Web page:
Uganda September 2018 Update 4

September 7, 2018

Seth & Melanie Birky

Morning rituals are beginning to form for the team.  Between jet lag, hard pillows & thin mattresses, outdoor wildlife, and stomach troubles—waking up in the early hours has become the norm.  This morning was another day of our no-water rituals including “bucket baths” and bringing buckets of water from the reserve tank in order to fill the tanks of our toilets to use the restroom.  God was with us through it all, and He showed up in a big way this morning when one of our team members was so sick he didn’t think he was going to be able to join the rest of us today.  We prayed, and he said he felt better nearly instantly.  He was able to join our team and experienced healing firsthand!  Thank you, Jesus!    

While it can be easy to become frustrated at the inconvenience of the situation, we find that for us, it makes us even more grateful that this is the depth of our problems.  Day after day as we take the treacherous drive to the orphanage, we see women who walk miles to the wells and watering holes, only to have to walk those same miles back with full buckets to be able to use what they’ve collected for their families.  This literal balancing act of strength and endurance is continually awe-inspiring for the group, inducing feelings of respect for these ladies and even the occasional cheer of, “Way to go, Grandma!"

Today as we arrived, many of the children were getting their hair shaved.  We are not sure how often this happens but can only guess that it is a routine procedure as all of the children seem to always be clean cut.  It makes us think about how something as simple as washing and combing hair becomes impossible when basic resources such as water are limited.  Still, the children all seem to enjoy the experience—and live vicariously through the women of the group by braiding their hair.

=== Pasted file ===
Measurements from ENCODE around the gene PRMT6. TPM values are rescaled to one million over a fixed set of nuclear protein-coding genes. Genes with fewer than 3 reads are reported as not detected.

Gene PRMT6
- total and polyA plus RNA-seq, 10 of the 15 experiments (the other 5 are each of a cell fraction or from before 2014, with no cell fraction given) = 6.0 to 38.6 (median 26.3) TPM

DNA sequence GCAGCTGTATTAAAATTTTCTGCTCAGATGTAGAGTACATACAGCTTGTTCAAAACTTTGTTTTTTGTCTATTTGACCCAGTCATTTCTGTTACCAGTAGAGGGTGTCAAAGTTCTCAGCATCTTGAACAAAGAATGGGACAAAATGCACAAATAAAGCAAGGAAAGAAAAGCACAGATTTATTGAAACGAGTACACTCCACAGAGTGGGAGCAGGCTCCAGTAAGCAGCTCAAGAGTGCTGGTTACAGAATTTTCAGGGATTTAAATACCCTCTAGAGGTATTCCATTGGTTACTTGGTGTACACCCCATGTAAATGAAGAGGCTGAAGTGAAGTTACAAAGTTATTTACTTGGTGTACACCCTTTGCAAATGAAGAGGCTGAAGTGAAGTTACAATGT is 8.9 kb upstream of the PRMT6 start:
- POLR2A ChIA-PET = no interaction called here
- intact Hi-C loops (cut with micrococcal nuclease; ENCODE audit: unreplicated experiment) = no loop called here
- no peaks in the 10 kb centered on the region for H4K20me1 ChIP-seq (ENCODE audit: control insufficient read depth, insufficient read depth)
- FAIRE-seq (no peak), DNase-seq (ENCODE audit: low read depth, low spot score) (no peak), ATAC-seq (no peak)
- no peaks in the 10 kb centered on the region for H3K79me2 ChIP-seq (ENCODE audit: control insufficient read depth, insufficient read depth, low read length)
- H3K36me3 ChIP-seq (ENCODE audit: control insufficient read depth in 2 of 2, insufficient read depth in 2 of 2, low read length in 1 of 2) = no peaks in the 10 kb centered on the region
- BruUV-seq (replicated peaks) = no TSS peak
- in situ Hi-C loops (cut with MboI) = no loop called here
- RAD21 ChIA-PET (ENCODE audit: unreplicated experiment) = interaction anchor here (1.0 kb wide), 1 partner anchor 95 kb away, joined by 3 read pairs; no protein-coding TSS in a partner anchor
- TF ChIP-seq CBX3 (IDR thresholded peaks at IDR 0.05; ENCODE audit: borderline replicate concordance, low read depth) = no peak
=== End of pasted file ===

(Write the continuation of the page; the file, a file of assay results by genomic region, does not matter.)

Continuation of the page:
With the art projects behind us, the team has had much more time to play and socialize with the children of Dreamland.  The artistic members of the team spent hours with the children teaching them crafts like string bracelets & sand art, luxury activities that the children rarely see.  The more sports-minded members of the team initiated games such as volleyball & limbo.  And the musical members of the team taught guitar and sang worship songs with the children.

We, personally, were able to spend time teaching scripture to the children through Taekwondo (or Kung-Fu as they called it).  What an honor it was to do what we love across the world and use it to teach His Word.

We were also privileged to serve lunch to the kids today:  posho (a corn mash) and some wilted collard greens mixed with minnows!  The house moms showed that they were great stewards of the limited resources they receive as they monitored every portion we served on each plate.

We are continually amazed at the positive attitudes, gratitude, and faith shown by the children of Dreamland.  They gleefully lead us to the dorms and their small, mosquito-netted bunk beds, pulling out a single chest to show us all of their belongings in the world: typically a stuffed animal or two, a sketchpad, some torn clothes, and some homemade toys made out of water bottles & trash. However, in their total poverty, we find that they are richer than all of us.  They laugh constantly, love freely, and talk about their faith openly.  As we were leaving, one of the children said, “When you go home, I will cry.  But I will pray for you every night in America.  We will be best friends.”

If you haven’t already, we would humbly ask, beg even, that you save the date for the Art for the Heart of Africa auction on Friday, October 26.  The money that you donate will literally be changing the course of these children’s futures.  These children have not given up hope.  They count their blessings and look forward to the upcoming school year (paid for by your contributions!).  They dream of becoming doctors, engineers, businessmen, and pastors.  We will leave Uganda as changed people, asking ourselves constantly, “What more can we do?” 


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